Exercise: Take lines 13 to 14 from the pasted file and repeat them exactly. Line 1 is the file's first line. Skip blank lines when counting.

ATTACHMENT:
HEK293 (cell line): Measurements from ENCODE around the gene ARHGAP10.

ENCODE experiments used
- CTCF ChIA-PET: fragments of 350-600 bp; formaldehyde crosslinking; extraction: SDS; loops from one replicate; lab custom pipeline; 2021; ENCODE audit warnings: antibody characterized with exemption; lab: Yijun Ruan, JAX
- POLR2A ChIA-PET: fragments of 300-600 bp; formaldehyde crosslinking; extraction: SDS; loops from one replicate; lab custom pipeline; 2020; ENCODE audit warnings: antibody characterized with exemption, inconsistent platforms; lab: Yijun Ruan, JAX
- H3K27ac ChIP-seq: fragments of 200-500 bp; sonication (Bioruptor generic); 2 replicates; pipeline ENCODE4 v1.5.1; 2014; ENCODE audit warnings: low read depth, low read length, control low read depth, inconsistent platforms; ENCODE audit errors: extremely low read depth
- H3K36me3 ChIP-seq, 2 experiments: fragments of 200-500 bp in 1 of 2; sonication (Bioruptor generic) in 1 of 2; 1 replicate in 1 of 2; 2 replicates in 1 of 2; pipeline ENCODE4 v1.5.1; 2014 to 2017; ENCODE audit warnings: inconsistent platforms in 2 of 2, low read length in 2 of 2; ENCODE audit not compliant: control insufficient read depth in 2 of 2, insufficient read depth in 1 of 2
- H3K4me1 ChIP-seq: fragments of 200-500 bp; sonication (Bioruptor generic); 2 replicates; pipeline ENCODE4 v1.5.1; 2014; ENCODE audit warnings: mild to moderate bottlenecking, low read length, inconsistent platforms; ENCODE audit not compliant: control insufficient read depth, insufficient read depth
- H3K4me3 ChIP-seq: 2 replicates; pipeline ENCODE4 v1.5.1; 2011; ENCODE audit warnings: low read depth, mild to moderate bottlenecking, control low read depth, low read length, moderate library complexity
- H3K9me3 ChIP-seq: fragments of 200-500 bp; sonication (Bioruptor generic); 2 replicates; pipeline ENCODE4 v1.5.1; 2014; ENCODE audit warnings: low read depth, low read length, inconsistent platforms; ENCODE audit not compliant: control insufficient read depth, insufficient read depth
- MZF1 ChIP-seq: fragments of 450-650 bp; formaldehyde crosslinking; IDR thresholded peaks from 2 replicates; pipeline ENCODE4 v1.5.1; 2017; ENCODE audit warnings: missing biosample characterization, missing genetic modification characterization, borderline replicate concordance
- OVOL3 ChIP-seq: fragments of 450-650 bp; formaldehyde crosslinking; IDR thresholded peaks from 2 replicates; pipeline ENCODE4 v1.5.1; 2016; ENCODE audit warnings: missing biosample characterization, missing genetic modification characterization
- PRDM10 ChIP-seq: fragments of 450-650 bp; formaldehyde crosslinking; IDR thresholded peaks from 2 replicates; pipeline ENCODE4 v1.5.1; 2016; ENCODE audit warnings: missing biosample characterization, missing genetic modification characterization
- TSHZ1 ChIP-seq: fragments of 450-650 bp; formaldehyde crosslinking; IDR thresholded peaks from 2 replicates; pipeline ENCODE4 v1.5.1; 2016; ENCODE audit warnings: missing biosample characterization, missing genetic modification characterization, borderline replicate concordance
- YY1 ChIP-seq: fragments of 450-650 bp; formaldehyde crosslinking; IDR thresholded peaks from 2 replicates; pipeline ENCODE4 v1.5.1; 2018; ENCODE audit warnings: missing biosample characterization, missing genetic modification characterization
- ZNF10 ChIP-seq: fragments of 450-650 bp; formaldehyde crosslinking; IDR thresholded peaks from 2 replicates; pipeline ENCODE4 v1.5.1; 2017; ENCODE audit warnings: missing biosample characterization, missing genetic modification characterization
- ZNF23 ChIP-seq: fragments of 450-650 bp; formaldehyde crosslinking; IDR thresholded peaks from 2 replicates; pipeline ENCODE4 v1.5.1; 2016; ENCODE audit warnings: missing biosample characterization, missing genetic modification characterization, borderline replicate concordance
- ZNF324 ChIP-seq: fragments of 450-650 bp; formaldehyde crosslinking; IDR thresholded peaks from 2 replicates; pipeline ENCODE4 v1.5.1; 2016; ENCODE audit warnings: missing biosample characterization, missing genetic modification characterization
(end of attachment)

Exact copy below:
- TSHZ1 ChIP-seq: fragments of 450-650 bp; formaldehyde crosslinking; IDR thresholded peaks from 2 replicates; pipeline ENCODE4 v1.5.1; 2016; ENCODE audit warnings: missing biosample characterization, missing genetic modification characterization, borderline replicate concordance
- YY1 ChIP-seq: fragments of 450-650 bp; formaldehyde crosslinking; IDR thresholded peaks from 2 replicates; pipeline ENCODE4 v1.5.1; 2018; ENCODE audit warnings: missing biosample characterization, missing genetic modification characterization